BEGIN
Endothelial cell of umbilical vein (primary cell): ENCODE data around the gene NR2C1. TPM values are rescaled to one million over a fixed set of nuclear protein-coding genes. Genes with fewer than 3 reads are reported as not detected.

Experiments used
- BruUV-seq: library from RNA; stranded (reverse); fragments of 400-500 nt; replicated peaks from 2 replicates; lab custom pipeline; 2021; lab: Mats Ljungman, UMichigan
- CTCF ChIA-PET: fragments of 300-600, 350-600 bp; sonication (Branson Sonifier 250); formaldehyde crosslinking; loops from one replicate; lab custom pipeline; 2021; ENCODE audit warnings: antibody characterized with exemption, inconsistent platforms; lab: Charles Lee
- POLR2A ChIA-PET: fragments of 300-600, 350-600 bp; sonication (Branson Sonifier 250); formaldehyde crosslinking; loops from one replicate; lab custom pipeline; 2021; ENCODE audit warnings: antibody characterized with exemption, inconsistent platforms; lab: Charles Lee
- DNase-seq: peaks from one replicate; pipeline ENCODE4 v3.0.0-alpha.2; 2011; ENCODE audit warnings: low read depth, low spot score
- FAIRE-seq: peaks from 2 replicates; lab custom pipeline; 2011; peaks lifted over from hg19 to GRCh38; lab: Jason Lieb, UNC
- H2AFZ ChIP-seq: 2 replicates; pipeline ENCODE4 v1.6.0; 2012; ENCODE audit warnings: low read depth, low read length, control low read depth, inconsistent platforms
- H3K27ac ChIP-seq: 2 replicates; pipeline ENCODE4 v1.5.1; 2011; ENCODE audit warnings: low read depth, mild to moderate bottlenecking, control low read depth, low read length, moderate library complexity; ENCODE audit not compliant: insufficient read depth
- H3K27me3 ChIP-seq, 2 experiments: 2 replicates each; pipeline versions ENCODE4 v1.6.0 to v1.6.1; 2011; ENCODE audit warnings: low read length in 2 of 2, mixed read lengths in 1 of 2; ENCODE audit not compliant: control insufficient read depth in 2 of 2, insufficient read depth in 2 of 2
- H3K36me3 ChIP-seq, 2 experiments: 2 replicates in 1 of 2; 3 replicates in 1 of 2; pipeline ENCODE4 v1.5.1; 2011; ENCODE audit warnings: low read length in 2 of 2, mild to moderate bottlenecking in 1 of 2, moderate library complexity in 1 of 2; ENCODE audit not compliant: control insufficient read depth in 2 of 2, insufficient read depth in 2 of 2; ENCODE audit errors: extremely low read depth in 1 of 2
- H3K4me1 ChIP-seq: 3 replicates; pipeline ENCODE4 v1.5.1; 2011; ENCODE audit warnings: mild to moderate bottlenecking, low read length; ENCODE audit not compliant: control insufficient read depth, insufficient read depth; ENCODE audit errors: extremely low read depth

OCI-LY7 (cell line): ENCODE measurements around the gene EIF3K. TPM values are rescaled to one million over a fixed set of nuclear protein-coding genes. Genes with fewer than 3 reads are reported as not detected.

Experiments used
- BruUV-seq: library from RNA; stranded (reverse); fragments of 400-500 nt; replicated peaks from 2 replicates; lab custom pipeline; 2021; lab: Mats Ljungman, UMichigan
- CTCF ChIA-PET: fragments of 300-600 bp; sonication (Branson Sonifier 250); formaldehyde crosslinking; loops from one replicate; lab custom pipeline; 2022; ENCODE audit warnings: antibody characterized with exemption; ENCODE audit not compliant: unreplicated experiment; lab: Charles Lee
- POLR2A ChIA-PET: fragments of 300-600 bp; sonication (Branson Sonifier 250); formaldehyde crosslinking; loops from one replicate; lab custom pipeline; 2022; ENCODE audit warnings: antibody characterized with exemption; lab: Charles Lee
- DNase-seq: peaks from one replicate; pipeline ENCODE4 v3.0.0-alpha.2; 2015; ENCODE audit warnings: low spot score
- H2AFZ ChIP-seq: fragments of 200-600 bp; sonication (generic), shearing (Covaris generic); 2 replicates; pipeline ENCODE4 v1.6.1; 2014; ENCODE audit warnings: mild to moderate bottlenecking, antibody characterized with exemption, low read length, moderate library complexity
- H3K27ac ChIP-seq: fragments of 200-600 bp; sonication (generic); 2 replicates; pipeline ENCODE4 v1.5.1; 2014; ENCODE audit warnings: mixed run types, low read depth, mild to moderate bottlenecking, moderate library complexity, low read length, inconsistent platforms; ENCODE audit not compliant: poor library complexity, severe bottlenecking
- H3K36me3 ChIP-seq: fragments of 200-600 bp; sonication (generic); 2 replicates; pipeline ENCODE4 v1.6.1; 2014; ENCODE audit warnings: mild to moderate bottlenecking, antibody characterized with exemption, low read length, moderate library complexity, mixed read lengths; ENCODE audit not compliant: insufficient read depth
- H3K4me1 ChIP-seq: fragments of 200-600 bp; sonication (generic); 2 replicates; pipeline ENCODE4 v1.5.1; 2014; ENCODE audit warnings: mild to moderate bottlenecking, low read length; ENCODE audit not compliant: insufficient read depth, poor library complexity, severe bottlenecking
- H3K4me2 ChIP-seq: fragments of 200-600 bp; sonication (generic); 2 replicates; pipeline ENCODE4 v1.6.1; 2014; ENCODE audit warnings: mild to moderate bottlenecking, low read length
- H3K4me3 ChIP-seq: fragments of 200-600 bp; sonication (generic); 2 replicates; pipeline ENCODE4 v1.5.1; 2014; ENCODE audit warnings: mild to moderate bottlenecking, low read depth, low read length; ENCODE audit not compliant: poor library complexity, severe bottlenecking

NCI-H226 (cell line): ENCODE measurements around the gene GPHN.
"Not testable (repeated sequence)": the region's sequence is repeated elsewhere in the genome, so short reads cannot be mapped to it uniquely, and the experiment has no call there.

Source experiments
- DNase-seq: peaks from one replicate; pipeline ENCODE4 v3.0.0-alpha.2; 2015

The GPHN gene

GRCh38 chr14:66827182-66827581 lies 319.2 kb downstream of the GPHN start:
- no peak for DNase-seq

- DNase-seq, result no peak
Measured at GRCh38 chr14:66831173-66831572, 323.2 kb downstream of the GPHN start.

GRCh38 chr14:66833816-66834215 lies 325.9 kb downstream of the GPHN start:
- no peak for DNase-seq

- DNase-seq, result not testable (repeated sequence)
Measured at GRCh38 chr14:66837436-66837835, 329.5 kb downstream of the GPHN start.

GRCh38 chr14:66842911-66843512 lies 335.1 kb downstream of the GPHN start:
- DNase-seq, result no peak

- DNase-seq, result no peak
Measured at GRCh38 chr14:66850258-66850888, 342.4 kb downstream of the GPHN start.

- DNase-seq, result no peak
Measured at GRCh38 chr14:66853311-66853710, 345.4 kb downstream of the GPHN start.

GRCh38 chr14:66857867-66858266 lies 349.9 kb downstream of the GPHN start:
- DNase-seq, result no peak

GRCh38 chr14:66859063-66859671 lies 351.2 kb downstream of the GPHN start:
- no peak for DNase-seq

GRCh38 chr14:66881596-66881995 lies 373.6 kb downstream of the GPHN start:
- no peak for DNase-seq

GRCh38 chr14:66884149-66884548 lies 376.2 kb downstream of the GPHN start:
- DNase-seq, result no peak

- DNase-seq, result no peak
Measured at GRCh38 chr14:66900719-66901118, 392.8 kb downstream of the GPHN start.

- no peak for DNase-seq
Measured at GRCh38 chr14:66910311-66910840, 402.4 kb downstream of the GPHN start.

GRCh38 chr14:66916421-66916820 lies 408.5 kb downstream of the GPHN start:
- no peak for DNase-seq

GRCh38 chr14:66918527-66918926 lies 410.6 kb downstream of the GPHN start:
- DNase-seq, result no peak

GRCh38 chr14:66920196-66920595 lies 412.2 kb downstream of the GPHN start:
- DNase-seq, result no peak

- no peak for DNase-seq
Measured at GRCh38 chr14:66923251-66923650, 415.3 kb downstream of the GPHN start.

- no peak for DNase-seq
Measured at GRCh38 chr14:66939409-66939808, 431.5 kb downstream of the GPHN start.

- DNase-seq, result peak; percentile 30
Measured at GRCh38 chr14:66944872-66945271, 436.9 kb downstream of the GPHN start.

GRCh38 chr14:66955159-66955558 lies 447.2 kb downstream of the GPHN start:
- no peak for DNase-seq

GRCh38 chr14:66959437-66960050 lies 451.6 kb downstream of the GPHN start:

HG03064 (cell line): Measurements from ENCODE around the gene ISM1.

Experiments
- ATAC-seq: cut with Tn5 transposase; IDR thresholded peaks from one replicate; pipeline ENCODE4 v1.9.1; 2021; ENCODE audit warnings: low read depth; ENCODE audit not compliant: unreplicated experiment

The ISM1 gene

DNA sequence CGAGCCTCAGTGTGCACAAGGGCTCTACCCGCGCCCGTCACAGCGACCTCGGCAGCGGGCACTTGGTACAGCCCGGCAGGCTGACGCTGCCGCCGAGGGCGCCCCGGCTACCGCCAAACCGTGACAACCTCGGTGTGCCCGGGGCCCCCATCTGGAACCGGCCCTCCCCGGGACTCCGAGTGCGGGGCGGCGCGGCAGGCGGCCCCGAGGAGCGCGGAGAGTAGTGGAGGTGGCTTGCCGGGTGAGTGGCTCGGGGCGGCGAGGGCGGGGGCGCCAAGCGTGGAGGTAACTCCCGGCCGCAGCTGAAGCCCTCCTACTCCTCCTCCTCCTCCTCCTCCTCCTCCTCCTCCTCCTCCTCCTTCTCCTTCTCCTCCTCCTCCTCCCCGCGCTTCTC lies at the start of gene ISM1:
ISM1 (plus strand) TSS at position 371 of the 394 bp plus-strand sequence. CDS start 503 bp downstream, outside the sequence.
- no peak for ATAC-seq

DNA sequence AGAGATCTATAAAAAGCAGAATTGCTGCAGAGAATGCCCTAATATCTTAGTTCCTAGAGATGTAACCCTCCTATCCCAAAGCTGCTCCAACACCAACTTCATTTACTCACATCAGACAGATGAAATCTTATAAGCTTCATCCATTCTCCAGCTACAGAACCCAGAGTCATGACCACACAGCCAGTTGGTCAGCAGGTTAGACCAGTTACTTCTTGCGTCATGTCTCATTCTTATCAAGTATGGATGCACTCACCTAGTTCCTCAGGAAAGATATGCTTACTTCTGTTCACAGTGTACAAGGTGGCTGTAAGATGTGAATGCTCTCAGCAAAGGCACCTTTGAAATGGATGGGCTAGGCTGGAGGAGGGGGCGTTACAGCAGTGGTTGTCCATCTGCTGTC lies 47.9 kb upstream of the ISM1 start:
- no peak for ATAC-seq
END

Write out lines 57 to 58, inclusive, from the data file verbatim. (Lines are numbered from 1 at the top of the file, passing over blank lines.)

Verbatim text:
- no peak for DNase-seq

GRCh38 chr14:66918527-66918926 lies 410.6 kb downstream of the GPHN start: